He has focused on multibillion-dollar megaprojects that border on vanity ventures, including a new capital city in the heart of the desert. Even Sisi’s signature $8 billion expansion of the Suez Canal has resulted in only 4 percent growth; Cairo had predicted 100 percent growth by 2023.
“The government’s message for three years has been: We have projects and great times to come,” says Amr Hamzawy, a former member of parliament and a professor at the American University of Cairo. “This is not enough, and now it is catching up with them.”
“People are angry because they were promised quick improvements in living conditions, and what they get instead are cuts and the message that we all have to tighten our belts and rescue our country.”
Public anger has been fanned further by public relations missteps that have made the regime seem out of touch.
This year, the state called on Egyptians to donate their fakka, or spare pocket change, to the government. And Sisi has told Egyptians to “tighten their belts” even as the government held a $5 million conference at a lavish resort in Sharm al Sheikh.
The mood in Egypt is not revolutionary, some say; it is desperate. They liken it not to the 2011 Arab Spring, but to the 1977 bread riots.
Echoes from 1977
The comparison seems increasingly relevant.
In 1977, like today, Egypt was looking for an infusion of money from the International Monetary Fund to bolster its economy. And as in 1977, today’s loan will come with conditions.
One of them is to cut subsidies in a bid to rein in public spending.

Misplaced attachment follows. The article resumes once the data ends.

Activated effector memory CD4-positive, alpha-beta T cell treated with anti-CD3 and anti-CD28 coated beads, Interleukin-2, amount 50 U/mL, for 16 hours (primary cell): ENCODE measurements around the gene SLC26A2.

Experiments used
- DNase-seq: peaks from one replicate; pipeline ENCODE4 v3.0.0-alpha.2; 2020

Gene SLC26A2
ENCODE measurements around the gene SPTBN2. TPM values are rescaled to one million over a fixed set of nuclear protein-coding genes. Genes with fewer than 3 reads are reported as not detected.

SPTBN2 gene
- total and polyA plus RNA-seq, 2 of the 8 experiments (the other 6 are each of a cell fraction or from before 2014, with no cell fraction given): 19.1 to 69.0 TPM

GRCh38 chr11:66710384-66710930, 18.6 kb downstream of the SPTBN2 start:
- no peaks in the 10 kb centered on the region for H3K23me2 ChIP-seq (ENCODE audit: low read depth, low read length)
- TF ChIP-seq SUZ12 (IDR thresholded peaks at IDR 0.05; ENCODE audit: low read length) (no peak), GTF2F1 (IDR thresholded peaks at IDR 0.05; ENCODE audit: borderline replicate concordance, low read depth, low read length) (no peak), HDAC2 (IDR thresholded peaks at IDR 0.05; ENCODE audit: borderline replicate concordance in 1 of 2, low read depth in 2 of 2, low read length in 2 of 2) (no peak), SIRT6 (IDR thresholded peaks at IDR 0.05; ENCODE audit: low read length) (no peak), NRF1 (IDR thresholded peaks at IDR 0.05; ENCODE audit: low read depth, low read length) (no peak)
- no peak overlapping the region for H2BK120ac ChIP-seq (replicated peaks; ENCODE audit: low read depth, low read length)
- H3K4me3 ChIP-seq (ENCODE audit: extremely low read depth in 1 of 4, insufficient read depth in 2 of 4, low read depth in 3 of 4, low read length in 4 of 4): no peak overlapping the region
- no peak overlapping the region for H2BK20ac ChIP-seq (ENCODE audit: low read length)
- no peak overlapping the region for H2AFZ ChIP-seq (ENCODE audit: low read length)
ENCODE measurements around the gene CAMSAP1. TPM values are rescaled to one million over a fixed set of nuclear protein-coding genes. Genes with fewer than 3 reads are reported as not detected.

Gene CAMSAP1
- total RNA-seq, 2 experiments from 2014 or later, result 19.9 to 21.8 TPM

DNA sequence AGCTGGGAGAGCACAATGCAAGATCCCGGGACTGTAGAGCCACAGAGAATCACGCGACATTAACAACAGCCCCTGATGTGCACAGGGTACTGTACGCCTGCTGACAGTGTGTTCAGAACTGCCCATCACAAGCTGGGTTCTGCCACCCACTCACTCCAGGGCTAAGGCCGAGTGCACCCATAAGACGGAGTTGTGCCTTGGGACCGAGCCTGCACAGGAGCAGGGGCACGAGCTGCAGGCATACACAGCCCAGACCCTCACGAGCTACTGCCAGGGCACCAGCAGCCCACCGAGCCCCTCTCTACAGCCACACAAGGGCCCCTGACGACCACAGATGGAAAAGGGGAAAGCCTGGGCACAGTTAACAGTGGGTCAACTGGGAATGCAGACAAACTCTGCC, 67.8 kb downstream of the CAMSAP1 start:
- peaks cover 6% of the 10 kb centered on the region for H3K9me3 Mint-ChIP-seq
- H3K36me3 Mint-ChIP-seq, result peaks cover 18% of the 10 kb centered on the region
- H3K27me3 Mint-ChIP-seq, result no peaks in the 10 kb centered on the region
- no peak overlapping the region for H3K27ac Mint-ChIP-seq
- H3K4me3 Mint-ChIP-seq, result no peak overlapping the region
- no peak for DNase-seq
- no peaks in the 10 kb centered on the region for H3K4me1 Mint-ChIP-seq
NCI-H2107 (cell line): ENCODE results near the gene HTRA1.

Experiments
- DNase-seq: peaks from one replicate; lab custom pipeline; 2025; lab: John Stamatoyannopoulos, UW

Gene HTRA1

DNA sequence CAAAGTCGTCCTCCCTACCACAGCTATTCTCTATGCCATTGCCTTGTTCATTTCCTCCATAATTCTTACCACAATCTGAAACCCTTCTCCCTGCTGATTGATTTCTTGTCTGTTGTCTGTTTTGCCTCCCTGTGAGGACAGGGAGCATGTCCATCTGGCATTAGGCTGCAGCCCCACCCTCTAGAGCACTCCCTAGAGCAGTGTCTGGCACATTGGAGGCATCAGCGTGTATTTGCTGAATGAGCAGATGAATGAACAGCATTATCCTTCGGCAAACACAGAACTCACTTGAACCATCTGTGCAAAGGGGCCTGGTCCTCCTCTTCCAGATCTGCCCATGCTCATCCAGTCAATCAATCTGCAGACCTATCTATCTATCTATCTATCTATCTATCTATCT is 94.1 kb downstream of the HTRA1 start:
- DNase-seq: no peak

When the government cut subsidies for flour and rice under the IMF’s direction in 1977, the riots that followed shook the nation for two days and resulted in 79 deaths. Calm was restored only when then-President Anwar Sadat reinstated the subsidies.
Today, Cairo is already taking steps to meet the IMF’s conditions. In August, it raised electricity prices between 25 and 40 percent, and it is phasing in a 13 percent value added tax. The Egyptian government is expected to cut fuel subsidies next, with the potential for a revision of flour subsidies after that.
But perhaps most controversial is an IMF demand to float of the Egyptian pound, which Egypt did on Thursday, causing the pound to weaken. The move could result in a sharp decline in the exchange rate.
The cut in subsidies, and particularly the devaluation of the Egyptian pound, is set to hit all levels of society – with hundreds of local businesses and industries across the country already stopping production of goods ranging from fruit juices to furniture.
“It is difficult to say what Egyptians’ breaking point will be,” says Eric Trager, fellow at the Washington Institute for Near East Policy and author of “Arab Fall,” a book on post-revolution Egypt.
The appetite for protests seems small. Calls for a Ghalaba Revolution – or revolution of the poor – with nationwide protests on Nov. 11 have resulted in police reportedly detaining eight citizens for their suspected involvement. Tens of thousands of activists remain behind bars – a warning for any citizens who wish to mobilize.
“It is entirely possible there might be riots as a result of economic pressures – but I don’t see, at present, much sign that a significant political protest will take place,” says H.A. Hellyer, senior nonresident fellow at the Atlantic Council and author of “A Revolution Undone: Egypt’s Road Beyond Revolt.”
The danger is that, with no levers to voice their discontent and no indication that the economy will improve, frustration could continue to fester.
“Other regimes such as Mubarak opened up the political space to defuse socioeconomic pressures,” says Mr. Hamzawy. “But my fear is that they will resort to more oppression – and no one knows the path that will take us.”